A group of volunteers led by the Port Moody Rotary Club (PMRC) rid a local park of some unwelcome intruders on Saturday.
A total of 25 volunteers, which included people from InnerVisions Recovery Society, pulled the invaders from the ground at Shoreline Park and hauled them away in paper bags, before sitting down to lunch.
The unfortunate culprits were not people, but invasive plant species in B.C.
“It was beautiful on Saturday and we pulled 72 large bags of mostly English Ivy from Shoreline Park,” said Cleone Todgham, Environmental Director of the PMRC, in a rotary website post. “Thanks everyone!”
The effort was part of the PMRC’s RIPS program to help clean up invasive plants, which has been running for over a decade in partnership with the City of Port Moody and the Noons Creek Hatchery.
English Ivy is often used to cover walls and buildings, and ground cover for commercial landscape.
The vine grows rapidly (and continues to grow in winter), needs little water or light, and often suppresses and kills other native vegetation, according to the Invasive Species Council of BC.
The Invasive Species Council of Metro Vancouver says that if left unchecked, the plant will form thick mats that cover the forest floor, prevent other seedlings from growing, debilitate trees and can even damage infrastructure.
Todgham said there is a toxin in English Ivy that repels animals from eating it.
“It can also strangle a tree. It reduces biodiversity and it takes away from the natural aesthetics of nature,” she said. “It’s a big problem.”
While ripping out the vines, the volunteers even unearthed what appears to be the cement foundation of an old structure along the trails.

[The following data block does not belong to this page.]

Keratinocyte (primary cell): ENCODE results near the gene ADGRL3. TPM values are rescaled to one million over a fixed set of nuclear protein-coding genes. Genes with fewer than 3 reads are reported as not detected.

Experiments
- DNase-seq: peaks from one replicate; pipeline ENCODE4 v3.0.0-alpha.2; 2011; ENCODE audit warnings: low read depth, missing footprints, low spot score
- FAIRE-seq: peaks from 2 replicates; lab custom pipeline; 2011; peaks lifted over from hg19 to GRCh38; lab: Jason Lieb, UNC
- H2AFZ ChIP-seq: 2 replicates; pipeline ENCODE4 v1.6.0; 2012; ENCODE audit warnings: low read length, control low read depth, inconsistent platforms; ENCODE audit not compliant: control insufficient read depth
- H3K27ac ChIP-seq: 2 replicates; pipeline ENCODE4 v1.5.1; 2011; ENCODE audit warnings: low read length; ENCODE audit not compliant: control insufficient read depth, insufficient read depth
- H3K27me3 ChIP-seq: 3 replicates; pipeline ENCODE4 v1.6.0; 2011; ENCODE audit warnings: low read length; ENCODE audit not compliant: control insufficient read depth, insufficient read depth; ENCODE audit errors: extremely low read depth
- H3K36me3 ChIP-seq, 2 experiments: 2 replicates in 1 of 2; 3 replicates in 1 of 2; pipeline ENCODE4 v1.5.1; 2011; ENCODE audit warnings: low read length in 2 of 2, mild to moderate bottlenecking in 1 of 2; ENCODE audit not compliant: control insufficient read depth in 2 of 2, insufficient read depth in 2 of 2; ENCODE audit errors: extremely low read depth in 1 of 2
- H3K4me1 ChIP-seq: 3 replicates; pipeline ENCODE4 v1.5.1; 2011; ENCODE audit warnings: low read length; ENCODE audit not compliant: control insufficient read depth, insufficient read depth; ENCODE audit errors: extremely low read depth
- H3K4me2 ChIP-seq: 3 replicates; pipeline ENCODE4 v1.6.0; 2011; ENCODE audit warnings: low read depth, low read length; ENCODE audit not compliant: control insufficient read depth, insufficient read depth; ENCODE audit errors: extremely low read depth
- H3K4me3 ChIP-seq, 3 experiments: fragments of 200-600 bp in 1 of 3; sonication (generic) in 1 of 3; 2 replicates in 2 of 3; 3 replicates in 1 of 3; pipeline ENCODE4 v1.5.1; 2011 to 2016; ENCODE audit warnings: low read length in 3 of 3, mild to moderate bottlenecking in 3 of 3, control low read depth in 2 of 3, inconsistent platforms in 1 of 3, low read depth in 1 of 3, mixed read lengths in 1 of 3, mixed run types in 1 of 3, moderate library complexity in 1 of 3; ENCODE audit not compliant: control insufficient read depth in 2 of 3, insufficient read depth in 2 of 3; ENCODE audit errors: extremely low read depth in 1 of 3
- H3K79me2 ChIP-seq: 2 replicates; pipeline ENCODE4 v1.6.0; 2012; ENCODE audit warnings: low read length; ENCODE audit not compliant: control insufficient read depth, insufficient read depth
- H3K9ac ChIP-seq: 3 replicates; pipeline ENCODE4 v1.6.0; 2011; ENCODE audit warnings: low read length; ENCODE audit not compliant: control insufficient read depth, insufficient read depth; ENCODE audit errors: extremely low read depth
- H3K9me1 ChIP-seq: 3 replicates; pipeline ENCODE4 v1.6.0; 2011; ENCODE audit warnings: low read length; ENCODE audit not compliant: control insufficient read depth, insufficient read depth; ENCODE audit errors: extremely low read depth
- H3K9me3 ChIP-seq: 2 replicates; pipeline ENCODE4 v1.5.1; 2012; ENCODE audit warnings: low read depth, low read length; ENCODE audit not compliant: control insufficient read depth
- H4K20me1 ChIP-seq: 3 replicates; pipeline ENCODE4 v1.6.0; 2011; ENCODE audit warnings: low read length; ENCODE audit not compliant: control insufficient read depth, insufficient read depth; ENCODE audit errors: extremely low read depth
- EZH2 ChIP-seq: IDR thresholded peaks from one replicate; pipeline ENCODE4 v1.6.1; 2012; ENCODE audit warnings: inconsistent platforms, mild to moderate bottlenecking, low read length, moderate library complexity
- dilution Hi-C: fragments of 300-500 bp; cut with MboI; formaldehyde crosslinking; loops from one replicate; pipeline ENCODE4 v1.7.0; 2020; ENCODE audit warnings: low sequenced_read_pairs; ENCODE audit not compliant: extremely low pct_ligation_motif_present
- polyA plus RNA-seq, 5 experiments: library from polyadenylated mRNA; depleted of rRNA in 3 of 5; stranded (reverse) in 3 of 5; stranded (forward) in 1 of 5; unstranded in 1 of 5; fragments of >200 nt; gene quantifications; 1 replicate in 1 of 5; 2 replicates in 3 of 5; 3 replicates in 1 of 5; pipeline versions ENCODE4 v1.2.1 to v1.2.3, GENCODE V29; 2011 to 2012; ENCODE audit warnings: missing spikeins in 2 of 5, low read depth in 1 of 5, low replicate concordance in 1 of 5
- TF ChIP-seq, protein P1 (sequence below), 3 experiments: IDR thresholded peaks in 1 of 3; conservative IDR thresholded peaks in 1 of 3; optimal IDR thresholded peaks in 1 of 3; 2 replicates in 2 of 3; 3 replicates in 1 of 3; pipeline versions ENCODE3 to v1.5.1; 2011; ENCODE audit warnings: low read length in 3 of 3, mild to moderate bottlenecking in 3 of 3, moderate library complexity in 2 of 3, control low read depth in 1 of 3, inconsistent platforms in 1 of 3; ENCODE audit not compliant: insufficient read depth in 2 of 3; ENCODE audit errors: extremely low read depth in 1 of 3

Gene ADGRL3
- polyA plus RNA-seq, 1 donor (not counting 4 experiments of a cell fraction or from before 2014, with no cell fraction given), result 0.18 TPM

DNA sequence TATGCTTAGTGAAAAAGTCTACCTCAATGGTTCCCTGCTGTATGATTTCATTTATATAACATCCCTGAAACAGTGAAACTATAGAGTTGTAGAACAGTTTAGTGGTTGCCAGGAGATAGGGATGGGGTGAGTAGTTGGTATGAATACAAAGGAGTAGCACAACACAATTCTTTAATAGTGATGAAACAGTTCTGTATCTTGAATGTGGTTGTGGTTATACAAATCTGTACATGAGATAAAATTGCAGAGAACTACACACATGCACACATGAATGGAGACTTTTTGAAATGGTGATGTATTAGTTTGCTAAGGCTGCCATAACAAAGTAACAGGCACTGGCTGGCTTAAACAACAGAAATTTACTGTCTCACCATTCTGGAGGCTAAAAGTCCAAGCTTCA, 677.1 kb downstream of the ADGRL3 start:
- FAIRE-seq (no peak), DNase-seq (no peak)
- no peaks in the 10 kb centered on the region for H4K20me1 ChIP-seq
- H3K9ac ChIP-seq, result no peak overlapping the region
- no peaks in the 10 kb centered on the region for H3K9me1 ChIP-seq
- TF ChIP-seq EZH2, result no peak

The program primarily targets Shoreline Park, but has also done some pulling in Bert Flinn.
Todgham said it takes years of repeated efforts to fully clear an area of the invasive vine.
She said this is the first time they’ve conducted the cleanup in spring; it usually takes place in October, and this is the last time they’d be able to rip vines before ground-nesting birds start to lay eggs.
While there are other invasive species, English Ivy is the most pervasive, Todgham said.
“We can spend years on the Shoreline Park alone,” she said. “There’s plenty of work to do with the ivy.”
One of the challenges is that the vine is still widely used and sold, according to Todgham.
She said it would be beneficial to have a form of bylaw, or to work with flower distributors, to reduce its prevalence in the environment, but added it’s a slow process.
“People should not buy baskets with English Ivy,” Todgham said. “Education is a big component.”
The City of Port Moody thanked the volunteers for their efforts on social media.
Additional photos of the endeavor can be found on PMRC’s website.
By Patrick Penner, Local Journalism Initiative Reporter
Original Published on Mar 28, 2023